Sunday, January 19, 2014

How Can I Be What I Ain't?

David asked me for some "blue-sky" panorama shots for his Catalina Acupuncture website, so I thought I'd share one here. Such amazing skies we have here. (That's from our front porch, with the corner of our house to the right.)

This week you all get treated to one of my oldest earworms, the song that starts playing in my brain when I encounter the Word-Whore Word of the Week: Ain't.

The song? "I Caint Say No" from the ground-breaking musical, Oklahoma!

Yes, it's a funny song.

But it's more than a playfully clever romp through words that rhyme with "ain't" - caint, quaint, faint, restraint.

Ado Annie is explaining to her friend, Laurey, (played by a very young Shirley Jones there, tagline: More Than Mrs. Partridge! (In an interesting parallel, the same role was played by Florence Henderson on Broadway, better known later as Mrs. Brady. Hmm...)) about the interest men have in her "since she filled out." More, she's saying how much she likes sex.

Yes. She's the original slut. Cheerful and unrepentant about it.

When I watched this show as a young girl when it was first televised - the movie released in 1955, but I was born in 1966 and who knows when I watched it. Maybe around 10? - this scene electrified me. Ado Annie was the first female character that put into words the warm, excited feelings I already had around the idea of sex. Yes! I remember thinking, I would be saying "come on, let's go" also!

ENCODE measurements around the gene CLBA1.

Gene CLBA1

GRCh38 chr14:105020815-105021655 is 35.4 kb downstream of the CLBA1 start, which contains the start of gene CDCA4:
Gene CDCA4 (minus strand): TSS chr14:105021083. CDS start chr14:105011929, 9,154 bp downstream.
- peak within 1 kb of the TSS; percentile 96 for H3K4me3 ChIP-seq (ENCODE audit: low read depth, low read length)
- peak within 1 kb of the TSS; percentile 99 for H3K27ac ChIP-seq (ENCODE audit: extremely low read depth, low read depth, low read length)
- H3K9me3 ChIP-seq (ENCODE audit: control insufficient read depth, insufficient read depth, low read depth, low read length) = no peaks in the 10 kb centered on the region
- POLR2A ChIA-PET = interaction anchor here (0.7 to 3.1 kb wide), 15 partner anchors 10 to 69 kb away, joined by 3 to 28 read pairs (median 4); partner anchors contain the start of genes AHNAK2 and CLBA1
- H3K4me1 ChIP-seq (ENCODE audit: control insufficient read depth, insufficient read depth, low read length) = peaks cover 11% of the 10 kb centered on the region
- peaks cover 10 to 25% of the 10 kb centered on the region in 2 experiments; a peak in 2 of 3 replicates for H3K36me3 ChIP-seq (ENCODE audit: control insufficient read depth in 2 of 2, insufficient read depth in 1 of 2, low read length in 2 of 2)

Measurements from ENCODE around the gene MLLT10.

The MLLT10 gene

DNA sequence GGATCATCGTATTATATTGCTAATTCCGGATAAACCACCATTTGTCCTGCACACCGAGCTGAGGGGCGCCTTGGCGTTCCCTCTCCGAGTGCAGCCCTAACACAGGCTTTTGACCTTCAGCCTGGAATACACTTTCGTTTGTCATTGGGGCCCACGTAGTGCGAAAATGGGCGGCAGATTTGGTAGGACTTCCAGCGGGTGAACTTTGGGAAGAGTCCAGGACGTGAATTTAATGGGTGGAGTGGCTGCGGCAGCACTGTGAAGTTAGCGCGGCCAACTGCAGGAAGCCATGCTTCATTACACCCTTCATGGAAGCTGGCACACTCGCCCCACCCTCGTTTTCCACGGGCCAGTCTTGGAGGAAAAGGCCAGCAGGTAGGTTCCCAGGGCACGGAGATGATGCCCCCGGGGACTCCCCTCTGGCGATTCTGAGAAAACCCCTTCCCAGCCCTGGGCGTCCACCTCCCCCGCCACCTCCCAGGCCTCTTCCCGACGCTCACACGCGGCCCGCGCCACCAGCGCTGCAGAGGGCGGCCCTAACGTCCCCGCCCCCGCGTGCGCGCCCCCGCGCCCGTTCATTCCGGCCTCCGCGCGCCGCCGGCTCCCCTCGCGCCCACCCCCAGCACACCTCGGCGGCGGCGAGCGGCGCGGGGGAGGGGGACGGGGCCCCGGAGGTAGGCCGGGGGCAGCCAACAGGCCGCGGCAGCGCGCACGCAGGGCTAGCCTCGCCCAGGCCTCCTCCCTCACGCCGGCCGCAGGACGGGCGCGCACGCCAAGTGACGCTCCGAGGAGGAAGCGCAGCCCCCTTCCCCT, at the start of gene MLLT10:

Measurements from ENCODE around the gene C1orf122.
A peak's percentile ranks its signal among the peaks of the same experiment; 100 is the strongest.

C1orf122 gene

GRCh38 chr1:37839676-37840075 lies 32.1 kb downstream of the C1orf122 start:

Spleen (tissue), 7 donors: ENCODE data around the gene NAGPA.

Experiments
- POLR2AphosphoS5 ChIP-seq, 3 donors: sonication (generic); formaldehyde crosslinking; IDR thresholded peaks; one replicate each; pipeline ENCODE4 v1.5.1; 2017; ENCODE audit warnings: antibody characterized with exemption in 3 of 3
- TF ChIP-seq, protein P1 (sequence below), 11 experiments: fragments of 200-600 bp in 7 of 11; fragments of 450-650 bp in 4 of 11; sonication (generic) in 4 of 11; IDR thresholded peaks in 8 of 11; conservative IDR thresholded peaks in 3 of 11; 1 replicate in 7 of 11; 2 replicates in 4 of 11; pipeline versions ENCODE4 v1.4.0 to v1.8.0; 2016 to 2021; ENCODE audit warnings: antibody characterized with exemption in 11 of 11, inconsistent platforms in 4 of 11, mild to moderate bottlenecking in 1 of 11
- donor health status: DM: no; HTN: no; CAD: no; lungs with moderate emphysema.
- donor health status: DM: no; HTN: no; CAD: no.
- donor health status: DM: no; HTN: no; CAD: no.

The other remarkable thing about this scene is, while it wouldn't pass the Bechdel Test, because they're technically talking about a man, it did feature two women discussing SEX. Ado Annie asks the profound question: "How can I be what I ain't?" So, in many ways, they're actually discussing the social constraints that require them to be good girls ("when a person tries to kiss a girl, I know she oughta give his face a smack") and thwart their very natural desires ("I somehow, sorta wanna kiss him back").

It's meant to be a happy song, so Laurey smiles and laughs - but I love that she's not judging her friend. She feels much the same way. This is sex and romance discussed the way I like it - with a sense of burgeoning possibility and fun.

I caint say no!


  1. Not surprisingly, I've always favored "The Sadder But Wiser Girl For Me".